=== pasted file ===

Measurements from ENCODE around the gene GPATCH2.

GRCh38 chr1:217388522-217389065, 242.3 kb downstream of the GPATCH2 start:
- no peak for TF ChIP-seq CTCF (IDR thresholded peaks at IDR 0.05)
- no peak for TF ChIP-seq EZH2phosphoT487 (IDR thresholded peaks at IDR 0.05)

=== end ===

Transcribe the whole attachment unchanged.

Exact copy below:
Measurements from ENCODE around the gene GPATCH2.

GRCh38 chr1:217388522-217389065, 242.3 kb downstream of the GPATCH2 start:
- no peak for TF ChIP-seq CTCF (IDR thresholded peaks at IDR 0.05)
- no peak for TF ChIP-seq EZH2phosphoT487 (IDR thresholded peaks at IDR 0.05)